Vladimir Saflate, a USP professor writes about a Cultural Policy for São Paulo – for ‘Carta Capital’ a weekly magazine in 28 October 2012. Now that Workers Party's Fernando Haddad has won the mayoral elections of 2012 - the issue comes back to discussion.
Brazil considers itself a musical country. Paris has got a music school for each district. Now, tell me how many public Music Schools there are in São Paulo? None! In case a teen-ager in Parelheiros or Rio Pequeno wants to be an actor where will he turn to?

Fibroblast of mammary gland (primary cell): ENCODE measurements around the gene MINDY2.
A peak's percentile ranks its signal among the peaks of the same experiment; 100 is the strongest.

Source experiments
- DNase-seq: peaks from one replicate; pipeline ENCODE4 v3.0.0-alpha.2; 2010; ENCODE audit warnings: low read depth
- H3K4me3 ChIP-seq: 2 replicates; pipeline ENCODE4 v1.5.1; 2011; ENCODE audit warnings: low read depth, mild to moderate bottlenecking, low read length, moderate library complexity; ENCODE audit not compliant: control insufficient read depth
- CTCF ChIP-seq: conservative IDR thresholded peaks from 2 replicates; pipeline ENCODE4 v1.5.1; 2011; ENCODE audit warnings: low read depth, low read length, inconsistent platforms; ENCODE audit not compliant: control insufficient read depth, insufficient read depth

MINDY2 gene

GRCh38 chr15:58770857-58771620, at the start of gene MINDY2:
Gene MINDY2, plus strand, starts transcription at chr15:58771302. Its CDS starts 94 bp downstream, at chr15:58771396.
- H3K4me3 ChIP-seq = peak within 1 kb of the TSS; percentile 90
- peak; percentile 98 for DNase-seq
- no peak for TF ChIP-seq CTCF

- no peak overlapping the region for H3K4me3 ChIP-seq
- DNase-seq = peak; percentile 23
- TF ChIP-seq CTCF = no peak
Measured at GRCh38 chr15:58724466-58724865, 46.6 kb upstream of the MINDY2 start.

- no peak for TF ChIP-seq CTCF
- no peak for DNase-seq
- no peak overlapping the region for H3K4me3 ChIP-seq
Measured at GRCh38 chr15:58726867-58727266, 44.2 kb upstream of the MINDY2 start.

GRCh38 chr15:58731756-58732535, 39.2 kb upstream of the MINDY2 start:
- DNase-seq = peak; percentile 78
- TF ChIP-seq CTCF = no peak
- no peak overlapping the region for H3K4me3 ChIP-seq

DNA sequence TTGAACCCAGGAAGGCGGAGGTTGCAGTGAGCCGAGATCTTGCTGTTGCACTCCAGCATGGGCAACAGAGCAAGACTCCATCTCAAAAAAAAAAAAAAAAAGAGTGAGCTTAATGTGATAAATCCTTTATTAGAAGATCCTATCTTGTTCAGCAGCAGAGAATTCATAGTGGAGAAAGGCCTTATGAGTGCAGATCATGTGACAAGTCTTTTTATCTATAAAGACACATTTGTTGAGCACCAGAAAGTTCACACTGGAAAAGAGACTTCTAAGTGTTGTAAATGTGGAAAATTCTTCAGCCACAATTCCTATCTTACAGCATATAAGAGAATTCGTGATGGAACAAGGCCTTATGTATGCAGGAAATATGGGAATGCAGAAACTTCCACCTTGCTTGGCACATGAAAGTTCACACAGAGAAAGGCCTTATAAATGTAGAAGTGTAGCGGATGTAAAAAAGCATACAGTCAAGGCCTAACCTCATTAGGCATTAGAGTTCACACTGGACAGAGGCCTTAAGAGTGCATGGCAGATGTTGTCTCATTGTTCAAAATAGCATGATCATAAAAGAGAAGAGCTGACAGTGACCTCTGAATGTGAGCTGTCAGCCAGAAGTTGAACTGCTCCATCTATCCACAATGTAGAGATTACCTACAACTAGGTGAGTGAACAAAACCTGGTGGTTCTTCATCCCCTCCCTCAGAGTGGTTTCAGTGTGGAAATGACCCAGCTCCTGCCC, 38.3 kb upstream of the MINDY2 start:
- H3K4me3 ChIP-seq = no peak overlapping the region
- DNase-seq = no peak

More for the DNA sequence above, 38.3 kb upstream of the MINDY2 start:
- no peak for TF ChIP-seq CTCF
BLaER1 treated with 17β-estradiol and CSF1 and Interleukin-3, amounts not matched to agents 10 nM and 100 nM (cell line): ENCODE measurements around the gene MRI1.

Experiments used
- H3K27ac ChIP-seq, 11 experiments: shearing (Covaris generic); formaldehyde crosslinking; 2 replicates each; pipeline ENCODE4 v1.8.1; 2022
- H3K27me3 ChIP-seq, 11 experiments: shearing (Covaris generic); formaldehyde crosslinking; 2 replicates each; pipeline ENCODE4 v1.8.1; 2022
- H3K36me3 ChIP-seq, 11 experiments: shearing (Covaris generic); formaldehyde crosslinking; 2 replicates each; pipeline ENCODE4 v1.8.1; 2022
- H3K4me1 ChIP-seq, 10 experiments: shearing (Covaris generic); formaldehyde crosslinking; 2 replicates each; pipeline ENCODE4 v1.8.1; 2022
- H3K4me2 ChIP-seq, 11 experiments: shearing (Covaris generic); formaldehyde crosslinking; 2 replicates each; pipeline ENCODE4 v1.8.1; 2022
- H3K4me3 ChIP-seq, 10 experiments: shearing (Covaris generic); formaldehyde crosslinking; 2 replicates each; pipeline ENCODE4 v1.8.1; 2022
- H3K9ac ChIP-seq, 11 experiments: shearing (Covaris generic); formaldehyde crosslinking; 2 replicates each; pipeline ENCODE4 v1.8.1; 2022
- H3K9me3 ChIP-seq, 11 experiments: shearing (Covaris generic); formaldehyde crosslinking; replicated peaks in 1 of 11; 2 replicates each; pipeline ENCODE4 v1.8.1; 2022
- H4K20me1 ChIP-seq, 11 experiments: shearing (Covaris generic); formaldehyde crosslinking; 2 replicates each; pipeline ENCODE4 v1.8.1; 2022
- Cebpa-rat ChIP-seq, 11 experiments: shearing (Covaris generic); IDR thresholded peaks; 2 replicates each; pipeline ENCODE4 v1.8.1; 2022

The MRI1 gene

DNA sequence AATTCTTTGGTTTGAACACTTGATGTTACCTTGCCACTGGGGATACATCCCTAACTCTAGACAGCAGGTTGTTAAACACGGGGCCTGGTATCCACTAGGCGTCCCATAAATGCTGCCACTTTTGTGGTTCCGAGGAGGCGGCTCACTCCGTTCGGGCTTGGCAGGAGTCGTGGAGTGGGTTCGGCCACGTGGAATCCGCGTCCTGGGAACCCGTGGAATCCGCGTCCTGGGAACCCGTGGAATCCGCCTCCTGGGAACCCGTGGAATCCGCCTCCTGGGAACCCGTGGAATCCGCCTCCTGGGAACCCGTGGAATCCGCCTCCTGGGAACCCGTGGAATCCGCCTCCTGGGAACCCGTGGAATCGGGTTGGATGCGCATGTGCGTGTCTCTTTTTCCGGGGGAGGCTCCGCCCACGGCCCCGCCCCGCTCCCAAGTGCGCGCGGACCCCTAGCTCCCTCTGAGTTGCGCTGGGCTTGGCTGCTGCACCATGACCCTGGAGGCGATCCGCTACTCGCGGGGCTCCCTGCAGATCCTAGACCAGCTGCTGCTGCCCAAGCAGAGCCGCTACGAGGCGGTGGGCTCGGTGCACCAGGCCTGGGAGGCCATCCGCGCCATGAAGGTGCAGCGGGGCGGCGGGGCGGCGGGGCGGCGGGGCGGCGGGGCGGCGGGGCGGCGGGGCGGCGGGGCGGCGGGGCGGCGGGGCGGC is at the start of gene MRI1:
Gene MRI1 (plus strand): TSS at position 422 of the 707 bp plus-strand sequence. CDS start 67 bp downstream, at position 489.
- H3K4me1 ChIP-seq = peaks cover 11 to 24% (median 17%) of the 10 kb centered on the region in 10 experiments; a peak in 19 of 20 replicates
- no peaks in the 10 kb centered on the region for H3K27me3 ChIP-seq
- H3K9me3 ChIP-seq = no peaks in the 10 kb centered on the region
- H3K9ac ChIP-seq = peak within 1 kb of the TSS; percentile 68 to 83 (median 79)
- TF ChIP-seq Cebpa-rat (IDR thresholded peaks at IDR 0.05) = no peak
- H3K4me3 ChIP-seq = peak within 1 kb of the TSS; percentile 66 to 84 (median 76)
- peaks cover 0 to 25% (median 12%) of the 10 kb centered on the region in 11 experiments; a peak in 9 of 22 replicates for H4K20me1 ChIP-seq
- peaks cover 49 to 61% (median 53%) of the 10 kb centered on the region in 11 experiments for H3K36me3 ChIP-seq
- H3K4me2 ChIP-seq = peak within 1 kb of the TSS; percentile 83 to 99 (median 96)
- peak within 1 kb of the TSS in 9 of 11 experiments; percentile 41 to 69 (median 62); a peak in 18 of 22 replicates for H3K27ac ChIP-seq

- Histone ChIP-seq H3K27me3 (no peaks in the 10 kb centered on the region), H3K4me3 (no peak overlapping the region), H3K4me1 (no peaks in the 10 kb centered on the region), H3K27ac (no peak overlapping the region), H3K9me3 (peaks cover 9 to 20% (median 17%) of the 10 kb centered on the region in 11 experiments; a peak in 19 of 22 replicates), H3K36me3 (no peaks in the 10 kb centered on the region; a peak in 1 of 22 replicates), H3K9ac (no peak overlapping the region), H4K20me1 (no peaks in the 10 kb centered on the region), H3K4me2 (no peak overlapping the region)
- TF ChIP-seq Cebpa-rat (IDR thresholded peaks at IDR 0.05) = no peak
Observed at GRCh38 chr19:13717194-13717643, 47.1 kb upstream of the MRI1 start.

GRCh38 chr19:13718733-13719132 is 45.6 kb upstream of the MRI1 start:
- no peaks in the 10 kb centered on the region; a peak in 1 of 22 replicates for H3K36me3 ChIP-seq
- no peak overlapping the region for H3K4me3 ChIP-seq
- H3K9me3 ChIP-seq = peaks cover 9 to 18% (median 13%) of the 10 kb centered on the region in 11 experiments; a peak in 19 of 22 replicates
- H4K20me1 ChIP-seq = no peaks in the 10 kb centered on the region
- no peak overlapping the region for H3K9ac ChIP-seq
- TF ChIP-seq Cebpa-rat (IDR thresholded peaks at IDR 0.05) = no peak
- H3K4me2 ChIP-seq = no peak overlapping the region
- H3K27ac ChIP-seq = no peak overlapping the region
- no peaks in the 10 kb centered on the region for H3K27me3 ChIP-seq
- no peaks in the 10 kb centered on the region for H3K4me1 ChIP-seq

São Paulo needs as many municipal art schools as possible to offer its youth not only workshops but long-term courses in music, theatre, dance, audio-visual arts and literature.
The displaying of the Nation's cultural production shows São Paulo as a city clearly segregated socially. Most suburbs do not even have a small public library. Rio Pequeno actually do not have any public building – except CEU Butantã which is closer to Rodovia Raposo Tavares than to Rio Pequeno’s centre itself – where any public artistic activity could take place.
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